Nelvis, Okolo, Prandini & Williams Nominated for Honda Sports Award for Women’s T&F

Courtesy: Collegiate Women's Sports Awards

June 16, 2014   

Sharika Nelvis from Arkansas State, Courtney Okolo of Texas, Oregon’s Jenna Prandini and Kendell Williams from Georgia are the four nominees for the Honda Sports Award for women’s track & field as announced by Chris Voelz, Executive Director of THE Collegiate Women Sports Awards (CWSA) today.

The Honda Sports Award is presented annually by the CWSA to the top women athletes in 12 NCAA- sanctioned sports and signifies “the best of the best in collegiate athletics”. The winner of the sport award becomes a finalist for the Collegiate Woman Athlete of the Year and the prestigious 2014 Honda Cup. The nominees were chosen by a group of experts representing the U.S. Track & Field/Cross Country Coaches Association (USTFCCCA).

The Honda Sports award winner for track & field will be announced later this week after voting by administrators from over 1,000 NCAA member schools. Each NCAA member institution has a vote.

The Honda Cup winner will be announced during the live telecast of THE Collegiate Women Sports Awards show presented by Honda at 8 pm EST, on Monday, June 30, at the USC Founders Club at Galen Center in Los Angeles, Calif.

Nelvis won the NCAA Division I outdoor 100-meter hurdles and indoor 60-meter hurdles national titles as part of an undefeated season in 11 finals in the 55-meter hurdles, 60-meter hurdles and 100-meter hurdles. She captured the outdoor Sun Belt titles in the 100 meters, 100-meter hurdles and 200 meters in addition to finishing runner-up in the long jump; and won indoor Sun Belt titles in the 60 meters, 60-meter hurdles, 200 meters and long jump. The senior from Memphis, Tenn., was the Sun Belt Female Athlete of the Year and a three-time USTFCCCA first-team All-American, including two this year.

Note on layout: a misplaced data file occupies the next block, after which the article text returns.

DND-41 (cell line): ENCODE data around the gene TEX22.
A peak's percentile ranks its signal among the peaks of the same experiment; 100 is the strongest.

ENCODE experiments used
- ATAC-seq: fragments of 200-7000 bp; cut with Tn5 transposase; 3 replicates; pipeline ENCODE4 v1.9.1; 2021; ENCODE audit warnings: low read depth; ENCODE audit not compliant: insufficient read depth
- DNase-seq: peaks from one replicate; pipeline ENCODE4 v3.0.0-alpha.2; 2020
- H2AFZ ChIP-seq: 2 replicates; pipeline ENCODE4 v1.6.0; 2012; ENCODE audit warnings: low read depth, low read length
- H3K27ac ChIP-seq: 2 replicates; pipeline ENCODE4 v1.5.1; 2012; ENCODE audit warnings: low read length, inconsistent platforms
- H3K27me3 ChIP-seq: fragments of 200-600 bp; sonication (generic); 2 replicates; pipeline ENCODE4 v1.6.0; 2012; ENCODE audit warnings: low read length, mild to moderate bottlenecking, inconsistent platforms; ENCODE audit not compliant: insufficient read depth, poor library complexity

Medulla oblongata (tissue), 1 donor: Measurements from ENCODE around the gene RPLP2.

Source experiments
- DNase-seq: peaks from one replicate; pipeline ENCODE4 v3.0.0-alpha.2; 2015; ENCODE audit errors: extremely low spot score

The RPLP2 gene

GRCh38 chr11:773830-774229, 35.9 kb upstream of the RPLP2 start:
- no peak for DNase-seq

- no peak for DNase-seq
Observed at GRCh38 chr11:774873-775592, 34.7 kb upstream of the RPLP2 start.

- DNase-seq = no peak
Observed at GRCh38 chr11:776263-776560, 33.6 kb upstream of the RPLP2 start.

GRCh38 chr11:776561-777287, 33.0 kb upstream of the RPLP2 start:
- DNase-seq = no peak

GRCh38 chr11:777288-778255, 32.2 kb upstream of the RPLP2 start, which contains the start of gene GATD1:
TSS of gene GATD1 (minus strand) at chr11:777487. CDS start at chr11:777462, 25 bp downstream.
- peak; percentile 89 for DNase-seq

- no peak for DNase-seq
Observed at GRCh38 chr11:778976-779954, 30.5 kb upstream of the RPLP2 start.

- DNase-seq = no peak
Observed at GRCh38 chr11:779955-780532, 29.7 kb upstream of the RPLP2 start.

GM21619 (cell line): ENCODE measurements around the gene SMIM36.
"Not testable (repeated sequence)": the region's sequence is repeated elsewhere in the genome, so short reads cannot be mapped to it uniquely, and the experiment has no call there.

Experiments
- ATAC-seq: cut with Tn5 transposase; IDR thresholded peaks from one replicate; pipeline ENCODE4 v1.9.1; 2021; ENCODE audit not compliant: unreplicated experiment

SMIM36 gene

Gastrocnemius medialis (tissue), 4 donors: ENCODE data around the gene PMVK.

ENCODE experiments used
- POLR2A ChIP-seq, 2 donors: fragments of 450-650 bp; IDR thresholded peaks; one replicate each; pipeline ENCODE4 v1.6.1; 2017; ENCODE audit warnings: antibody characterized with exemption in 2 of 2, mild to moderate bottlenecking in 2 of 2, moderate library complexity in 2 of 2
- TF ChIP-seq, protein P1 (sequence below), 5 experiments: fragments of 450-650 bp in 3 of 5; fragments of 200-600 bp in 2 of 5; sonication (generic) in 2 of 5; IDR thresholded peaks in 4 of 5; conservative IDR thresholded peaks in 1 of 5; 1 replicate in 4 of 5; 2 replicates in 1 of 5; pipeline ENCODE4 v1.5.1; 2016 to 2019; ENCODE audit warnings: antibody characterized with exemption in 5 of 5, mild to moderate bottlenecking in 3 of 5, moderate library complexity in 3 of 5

Okolo won the NCAA Division I outdoor 400 meters national title and ran the anchor leg of the winning 4×400 meter relay. The sophomore from Carrollton, Texas, broke the collegiate record at 400 meters en route to winning a Big 12 outdoor title in the event. She finished fourth at 400 meters at the NCAA Division I indoor championships and ran a leg of the Longhorns’ runner-up 4×400 relay at the indoor championships. She is an eight-time USTFCCCA first-team All-American, including five nods this season.

Prandini scored 24 points at the NCAA Division I outdoor championships, the highest total by a woman since 2001, en route to a national title in the long jump, a runner-up finish at 200 meters by a thousandth of a second, and a third-place finish at 100 meters. She won Pac-12 outdoor titles in the long jump and at both 100 and 200 meters, as well as running a leg of the runner-up 4×100 meter relay. The sophomore from Clovis, Calif., is an eight-time USTFCCCA All-American, including four this year.

Williams won the NCAA Division I outdoor heptathlon title while her 12.99 in the 100-meter hurdles component set collegiate and meet records, made her just the ninth woman in World Junior (U20) history to break the 13-second barrier, and the first since 2007. The true freshman from Marietta, Ga., broke the U.S. Junior (U20) record in the heptathlon at the Bulldog Heptathlon in Athens, Ga., and broke the collegiate and World Junior (U20) records en route to winning the NCAA Division I indoor title in the pentathlon. Williams, who also won the 2014 SEC heptathlon championship by a 350-point edge, is a two-time First Team All-American who was named the USTFCCCA National Indoor Women’s Field Athlete of the Year.

Five other student-athletes from the sport of track & field have gone on to win the prestigious Honda Cup, including Jackie Joyner (UCLA, 1985) and most recently Angela Williams (USC, 2002)

THE Collegiate Women Sports Awards has honored the nation’s top NCAA women athletes for 37 years, recognizing superior athletic skills, leadership, academic excellence and eagerness to participate in community service. Since commencing its sponsorship in 1986, Honda has provided more than $2.8 million in institutional grants to the universities of the award winners and nominees to support women’s athletics programs at the institutions.